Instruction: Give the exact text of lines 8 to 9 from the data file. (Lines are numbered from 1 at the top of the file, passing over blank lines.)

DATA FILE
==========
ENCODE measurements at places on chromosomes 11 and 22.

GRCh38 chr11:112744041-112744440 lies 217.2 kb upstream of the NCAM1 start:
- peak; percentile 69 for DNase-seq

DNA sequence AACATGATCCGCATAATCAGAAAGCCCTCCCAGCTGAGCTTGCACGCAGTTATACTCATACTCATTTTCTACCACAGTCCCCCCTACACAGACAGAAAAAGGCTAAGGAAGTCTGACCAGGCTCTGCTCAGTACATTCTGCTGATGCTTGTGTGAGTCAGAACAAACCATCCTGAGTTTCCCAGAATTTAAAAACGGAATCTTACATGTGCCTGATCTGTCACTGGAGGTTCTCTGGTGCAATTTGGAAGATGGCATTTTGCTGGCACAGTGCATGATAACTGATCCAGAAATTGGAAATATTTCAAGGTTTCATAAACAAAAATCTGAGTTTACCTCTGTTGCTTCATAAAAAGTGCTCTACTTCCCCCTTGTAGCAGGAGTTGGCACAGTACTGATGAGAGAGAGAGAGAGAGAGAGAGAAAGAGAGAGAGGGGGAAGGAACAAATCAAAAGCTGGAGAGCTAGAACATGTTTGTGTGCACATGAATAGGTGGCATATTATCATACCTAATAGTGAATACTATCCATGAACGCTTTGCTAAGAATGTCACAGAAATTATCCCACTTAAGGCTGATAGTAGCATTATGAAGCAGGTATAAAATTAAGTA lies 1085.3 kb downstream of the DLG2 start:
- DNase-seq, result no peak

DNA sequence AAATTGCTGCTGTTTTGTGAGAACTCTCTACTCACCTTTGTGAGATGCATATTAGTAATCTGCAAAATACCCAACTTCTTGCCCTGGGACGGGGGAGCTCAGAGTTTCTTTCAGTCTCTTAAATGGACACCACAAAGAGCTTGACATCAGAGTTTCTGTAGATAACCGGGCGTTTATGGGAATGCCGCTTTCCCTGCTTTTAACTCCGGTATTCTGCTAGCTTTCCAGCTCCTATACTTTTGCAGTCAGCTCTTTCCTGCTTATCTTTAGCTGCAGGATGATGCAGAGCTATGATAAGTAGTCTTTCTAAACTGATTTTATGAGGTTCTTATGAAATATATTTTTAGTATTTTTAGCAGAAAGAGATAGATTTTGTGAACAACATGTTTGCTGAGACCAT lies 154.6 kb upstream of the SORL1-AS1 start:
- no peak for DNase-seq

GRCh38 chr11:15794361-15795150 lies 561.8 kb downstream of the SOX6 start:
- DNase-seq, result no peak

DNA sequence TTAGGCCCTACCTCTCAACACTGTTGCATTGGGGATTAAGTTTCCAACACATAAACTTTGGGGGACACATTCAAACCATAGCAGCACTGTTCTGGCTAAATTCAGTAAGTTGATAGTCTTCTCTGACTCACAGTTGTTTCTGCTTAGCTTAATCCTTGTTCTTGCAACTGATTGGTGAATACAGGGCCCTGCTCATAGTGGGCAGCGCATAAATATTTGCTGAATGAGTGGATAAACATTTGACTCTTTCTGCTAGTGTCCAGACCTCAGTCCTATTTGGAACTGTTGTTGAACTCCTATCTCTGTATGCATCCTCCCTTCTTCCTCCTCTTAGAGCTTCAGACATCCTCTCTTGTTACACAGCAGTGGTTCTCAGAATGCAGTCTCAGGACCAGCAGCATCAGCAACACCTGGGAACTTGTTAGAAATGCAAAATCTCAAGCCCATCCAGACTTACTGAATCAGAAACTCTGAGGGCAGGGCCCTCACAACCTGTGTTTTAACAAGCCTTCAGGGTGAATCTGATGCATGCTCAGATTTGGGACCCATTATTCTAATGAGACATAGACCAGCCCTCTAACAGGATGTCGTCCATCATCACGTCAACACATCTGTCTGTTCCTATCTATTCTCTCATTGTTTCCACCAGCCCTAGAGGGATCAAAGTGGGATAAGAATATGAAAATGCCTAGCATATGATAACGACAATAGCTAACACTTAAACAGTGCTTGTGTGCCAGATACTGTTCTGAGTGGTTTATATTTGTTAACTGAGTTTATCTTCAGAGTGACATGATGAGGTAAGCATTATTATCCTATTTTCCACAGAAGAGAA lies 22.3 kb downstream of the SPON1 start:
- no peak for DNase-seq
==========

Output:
GRCh38 chr11:15794361-15795150 lies 561.8 kb downstream of the SOX6 start:
- DNase-seq, result no peak